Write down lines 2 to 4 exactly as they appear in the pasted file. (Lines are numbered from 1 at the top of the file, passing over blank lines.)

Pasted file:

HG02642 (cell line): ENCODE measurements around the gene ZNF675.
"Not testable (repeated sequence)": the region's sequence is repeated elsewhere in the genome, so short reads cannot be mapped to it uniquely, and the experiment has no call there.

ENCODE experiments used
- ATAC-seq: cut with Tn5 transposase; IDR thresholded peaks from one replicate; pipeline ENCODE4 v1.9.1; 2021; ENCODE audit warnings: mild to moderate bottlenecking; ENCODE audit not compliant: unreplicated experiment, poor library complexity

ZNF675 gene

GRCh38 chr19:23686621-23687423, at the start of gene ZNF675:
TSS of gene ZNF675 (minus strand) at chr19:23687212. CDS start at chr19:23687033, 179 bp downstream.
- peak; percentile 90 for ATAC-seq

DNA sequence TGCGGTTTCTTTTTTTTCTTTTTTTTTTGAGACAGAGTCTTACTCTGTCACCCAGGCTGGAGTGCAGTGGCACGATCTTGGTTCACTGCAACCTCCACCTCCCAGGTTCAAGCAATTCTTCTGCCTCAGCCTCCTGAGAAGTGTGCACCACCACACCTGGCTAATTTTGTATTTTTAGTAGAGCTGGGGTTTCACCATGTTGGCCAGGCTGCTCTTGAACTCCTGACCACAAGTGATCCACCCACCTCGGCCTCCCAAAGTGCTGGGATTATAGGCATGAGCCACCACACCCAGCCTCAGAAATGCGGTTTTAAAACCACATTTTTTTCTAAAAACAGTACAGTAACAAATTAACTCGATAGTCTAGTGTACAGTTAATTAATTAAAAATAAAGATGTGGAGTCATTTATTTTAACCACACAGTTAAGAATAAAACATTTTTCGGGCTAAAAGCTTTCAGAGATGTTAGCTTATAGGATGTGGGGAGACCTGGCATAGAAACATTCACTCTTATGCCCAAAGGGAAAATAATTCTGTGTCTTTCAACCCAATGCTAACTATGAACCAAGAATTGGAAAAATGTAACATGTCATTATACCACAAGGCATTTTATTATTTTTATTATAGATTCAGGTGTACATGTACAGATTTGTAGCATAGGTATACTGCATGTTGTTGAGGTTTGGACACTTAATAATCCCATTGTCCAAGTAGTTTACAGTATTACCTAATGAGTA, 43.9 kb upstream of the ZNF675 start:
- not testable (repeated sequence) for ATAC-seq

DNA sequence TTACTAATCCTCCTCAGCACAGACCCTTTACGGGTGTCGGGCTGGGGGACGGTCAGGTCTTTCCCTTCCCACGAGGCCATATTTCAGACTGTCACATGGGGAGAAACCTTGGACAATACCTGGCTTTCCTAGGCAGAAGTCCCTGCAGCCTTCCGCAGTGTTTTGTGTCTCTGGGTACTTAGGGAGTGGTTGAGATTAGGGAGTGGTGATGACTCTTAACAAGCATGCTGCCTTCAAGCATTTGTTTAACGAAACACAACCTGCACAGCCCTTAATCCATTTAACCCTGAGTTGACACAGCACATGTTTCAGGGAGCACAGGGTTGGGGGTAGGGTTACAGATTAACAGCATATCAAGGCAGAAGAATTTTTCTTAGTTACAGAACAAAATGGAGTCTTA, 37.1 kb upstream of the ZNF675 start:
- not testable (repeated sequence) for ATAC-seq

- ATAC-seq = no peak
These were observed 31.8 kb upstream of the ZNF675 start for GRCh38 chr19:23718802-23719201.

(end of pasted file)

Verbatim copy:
"Not testable (repeated sequence)": the region's sequence is repeated elsewhere in the genome, so short reads cannot be mapped to it uniquely, and the experiment has no call there.

ENCODE experiments used
- ATAC-seq: cut with Tn5 transposase; IDR thresholded peaks from one replicate; pipeline ENCODE4 v1.9.1; 2021; ENCODE audit warnings: mild to moderate bottlenecking; ENCODE audit not compliant: unreplicated experiment, poor library complexity